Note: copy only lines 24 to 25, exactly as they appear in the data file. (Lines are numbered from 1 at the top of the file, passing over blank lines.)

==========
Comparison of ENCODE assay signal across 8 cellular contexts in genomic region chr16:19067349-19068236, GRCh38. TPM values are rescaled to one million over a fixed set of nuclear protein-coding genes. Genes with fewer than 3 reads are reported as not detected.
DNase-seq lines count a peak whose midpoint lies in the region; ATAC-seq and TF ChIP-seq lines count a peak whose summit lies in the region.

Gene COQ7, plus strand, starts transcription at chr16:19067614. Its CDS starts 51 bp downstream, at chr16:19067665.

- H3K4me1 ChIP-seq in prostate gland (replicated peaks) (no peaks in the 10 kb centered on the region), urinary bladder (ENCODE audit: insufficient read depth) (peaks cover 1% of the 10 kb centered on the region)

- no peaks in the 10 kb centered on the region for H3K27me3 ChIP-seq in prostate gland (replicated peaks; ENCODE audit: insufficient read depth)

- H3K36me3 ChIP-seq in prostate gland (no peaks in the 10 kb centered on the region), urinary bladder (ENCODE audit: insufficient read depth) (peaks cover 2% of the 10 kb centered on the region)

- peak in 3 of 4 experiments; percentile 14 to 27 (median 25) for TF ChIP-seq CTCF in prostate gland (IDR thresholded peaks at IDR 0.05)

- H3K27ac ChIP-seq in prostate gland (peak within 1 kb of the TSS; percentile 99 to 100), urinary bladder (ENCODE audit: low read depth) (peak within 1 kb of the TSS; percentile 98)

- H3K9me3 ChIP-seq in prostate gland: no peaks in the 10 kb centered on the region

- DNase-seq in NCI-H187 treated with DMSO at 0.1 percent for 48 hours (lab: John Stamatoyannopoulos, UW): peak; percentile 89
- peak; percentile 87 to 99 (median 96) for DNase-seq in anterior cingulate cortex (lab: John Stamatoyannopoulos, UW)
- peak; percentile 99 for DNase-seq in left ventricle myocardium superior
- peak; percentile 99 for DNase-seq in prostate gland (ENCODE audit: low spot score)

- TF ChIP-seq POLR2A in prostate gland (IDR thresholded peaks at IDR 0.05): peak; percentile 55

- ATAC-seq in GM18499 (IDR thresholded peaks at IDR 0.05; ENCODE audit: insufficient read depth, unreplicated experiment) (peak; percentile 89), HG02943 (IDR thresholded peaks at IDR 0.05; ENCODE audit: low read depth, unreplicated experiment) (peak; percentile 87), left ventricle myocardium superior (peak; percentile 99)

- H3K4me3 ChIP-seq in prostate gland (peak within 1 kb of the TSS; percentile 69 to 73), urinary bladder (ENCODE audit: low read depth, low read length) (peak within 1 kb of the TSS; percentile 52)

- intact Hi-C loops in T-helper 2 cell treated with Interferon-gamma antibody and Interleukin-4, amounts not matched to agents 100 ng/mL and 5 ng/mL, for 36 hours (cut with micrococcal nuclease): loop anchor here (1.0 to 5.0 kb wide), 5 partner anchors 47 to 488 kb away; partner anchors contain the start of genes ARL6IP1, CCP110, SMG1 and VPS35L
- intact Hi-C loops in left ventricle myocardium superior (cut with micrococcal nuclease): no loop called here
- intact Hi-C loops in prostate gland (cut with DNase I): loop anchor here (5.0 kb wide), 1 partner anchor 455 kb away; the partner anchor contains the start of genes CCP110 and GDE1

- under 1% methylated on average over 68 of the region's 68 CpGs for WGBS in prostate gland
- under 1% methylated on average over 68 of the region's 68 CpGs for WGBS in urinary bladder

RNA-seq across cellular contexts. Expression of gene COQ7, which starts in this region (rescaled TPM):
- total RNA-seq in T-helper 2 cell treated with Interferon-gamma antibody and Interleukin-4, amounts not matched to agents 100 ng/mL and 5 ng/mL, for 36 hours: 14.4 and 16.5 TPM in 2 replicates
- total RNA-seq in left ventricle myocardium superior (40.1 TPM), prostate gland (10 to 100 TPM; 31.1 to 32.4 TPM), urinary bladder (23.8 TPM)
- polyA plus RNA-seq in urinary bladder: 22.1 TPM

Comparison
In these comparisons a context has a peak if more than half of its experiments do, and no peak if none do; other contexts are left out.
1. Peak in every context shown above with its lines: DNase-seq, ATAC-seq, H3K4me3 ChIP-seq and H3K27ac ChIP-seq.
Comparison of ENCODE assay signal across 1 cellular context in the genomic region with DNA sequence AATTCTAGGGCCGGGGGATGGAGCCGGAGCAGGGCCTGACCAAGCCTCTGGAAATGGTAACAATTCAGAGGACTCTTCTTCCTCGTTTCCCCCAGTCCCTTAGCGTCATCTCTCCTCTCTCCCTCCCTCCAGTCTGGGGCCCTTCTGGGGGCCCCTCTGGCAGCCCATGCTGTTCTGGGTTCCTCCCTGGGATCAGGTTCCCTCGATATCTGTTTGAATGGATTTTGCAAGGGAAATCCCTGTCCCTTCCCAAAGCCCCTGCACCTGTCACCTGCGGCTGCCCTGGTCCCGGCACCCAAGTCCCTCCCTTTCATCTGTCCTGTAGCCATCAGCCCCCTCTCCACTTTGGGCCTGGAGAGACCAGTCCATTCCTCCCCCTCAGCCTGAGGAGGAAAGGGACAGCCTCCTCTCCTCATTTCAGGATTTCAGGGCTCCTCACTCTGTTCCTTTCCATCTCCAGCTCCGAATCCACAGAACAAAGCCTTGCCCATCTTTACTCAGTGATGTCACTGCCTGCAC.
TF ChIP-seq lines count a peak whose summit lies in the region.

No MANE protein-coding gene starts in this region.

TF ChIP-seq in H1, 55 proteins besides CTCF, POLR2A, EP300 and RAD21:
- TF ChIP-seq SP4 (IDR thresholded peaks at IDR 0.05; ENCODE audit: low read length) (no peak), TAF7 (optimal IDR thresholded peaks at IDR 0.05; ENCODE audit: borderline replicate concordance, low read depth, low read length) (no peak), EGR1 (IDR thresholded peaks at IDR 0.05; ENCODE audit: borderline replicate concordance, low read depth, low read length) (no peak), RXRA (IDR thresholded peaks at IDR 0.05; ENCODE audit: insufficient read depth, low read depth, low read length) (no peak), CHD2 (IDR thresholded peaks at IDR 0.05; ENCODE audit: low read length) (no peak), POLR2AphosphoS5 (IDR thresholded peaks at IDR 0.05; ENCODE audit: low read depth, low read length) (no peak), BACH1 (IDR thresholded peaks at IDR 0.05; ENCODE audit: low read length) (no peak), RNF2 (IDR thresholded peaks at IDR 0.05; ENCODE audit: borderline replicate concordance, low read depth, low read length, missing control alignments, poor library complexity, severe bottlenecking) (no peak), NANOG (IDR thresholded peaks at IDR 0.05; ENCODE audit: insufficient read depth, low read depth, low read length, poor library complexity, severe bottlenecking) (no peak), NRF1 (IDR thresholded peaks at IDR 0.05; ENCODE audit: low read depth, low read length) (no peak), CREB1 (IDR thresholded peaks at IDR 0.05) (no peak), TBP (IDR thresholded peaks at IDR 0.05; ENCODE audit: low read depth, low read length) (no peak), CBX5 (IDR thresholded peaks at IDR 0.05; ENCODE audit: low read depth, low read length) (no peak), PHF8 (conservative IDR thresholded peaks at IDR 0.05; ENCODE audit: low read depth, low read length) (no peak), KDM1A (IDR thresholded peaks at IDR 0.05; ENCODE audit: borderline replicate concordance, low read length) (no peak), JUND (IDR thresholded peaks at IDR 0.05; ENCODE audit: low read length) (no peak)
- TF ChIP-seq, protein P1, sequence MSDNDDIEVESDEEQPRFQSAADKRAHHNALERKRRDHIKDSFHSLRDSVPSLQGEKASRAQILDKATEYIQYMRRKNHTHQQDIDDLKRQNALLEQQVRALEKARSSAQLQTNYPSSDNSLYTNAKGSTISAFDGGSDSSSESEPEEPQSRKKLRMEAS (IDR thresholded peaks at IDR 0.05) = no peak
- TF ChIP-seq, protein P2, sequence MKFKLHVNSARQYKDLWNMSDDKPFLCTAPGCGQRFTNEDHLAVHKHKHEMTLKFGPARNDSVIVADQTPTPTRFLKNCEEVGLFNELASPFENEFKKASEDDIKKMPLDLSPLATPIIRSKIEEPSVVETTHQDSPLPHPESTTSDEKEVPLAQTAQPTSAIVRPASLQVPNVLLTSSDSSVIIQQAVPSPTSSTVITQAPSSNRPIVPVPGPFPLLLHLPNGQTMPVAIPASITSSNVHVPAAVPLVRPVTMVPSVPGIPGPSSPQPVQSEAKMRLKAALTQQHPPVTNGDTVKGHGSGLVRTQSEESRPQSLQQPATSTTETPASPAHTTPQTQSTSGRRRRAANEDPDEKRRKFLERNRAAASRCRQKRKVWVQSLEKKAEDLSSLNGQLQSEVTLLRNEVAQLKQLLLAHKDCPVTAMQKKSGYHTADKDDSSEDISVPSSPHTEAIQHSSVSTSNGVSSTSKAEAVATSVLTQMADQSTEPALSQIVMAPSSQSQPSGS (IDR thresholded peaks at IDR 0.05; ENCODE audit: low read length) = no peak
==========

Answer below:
- total RNA-seq in left ventricle myocardium superior (40.1 TPM), prostate gland (10 to 100 TPM; 31.1 to 32.4 TPM), urinary bladder (23.8 TPM)
- polyA plus RNA-seq in urinary bladder: 22.1 TPM